Neonatal kittens can be fed with a doll's bottle or a stomach tube. The hole in the nipple of a doll's bottle should be just large enough to allow a slow drip when the bottle is turned upside down. Kittens too weal to suck may be fed via a stomach tube. A #8 French infant-feeding tube can be used for this procedure. Before feeding, lay the tube alongside the kitten with the end just in front of the kitten's last rib. Mark the tube three-fourths of the distance from the end of the tube to the mouth. Hold the kitten in one hand, open its mouth slightly, gently pass the tube over the tongue and insert it to the mark. Attach a syringe containing the desired amount of formula to the stomach tube and release the contents into the tube completely before removing the tube. Your veterinarian can instruct or demonstrate the procedure.

Actually, slight underfeeding is preferable to overfeeding. If diarrhea develops, you may be overfeeding. NEwborn kittens should be fed four to six times a day. After each feeding, rub kitten's genitals and anuses with a cotton ball moistened with warm water; this action will substitute for the mother's licking to stimulate defecation and urination.

At 3-1/2 to 4 weeks of age, kittens can be taught to eat from a dish containg dried human baby cereal mixed with formula. Borden's makes a kitten-weaning formula that can be fed during this transition period. At six weeks, kittens can be started on good-quality, dry kitten food and the feedings reduced to three times a day.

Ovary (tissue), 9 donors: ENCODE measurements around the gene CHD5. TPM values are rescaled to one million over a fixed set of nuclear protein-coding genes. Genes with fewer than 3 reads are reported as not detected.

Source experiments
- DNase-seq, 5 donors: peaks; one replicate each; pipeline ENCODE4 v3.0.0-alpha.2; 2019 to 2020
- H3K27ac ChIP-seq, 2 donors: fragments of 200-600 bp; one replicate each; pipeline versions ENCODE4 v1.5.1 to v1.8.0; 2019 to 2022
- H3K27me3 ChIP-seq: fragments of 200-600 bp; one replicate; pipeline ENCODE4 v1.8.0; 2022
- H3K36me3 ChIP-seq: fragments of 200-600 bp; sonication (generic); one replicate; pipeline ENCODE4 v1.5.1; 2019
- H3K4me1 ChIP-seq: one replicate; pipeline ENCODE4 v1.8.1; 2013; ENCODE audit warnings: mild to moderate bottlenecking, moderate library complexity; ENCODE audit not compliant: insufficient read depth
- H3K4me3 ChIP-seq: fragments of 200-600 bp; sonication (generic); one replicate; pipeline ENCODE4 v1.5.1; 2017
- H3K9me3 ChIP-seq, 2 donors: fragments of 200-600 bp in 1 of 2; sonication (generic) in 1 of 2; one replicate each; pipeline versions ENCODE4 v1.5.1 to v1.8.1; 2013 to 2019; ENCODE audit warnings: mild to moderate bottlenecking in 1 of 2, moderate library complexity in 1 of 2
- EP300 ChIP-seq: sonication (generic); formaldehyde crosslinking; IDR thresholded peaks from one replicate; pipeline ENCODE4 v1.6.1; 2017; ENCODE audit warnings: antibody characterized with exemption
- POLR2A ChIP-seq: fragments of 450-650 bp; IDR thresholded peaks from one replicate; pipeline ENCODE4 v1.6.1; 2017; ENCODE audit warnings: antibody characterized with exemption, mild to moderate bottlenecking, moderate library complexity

Litter training can begin at three to four weeks of age. Place the kitten in its litter box after each meal, nap or play period; keep the litter box clean.

Extreme caution must be exercised when medicating kittens. Do not give kittens the liquid-aspirin substitute so often used for human infants. This product can cause acute toxicosis and death in cats, particularly kittens.

Vaccination of kittens against infectious diseases is usually begun at eight to nine weeks of age. However, vaccination of orphan kittens that did not received their mother's colostrum (first milk) may be begun at an earlier age. Kittens can be checked at this time or earlier for internal and external parasites including ear mites, fleas, worms and protozoa.

Early socialization of kittens is important for the development of an amiable personality. Kittens need interaction with their litter mates. Also, human touch and play are important. When the kittens are a month old and you have taken the proper precautions to ensure that young children will not injure the kittens, allow regular play between your children and the kittens. Enjoy your kittens!

My story had a happy ending. Each kitten, including Sunkist, the ugly orange one with the cute personality, was adopted into a cat-loving family.
COPYRIGHT 1984 Saturday Evening Post Society
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Copyright 1984 Gale, Cengage Learning. All rights reserved.

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Author:White, H. Ellen
Publication:Saturday Evening Post
Date:Oct 1, 1984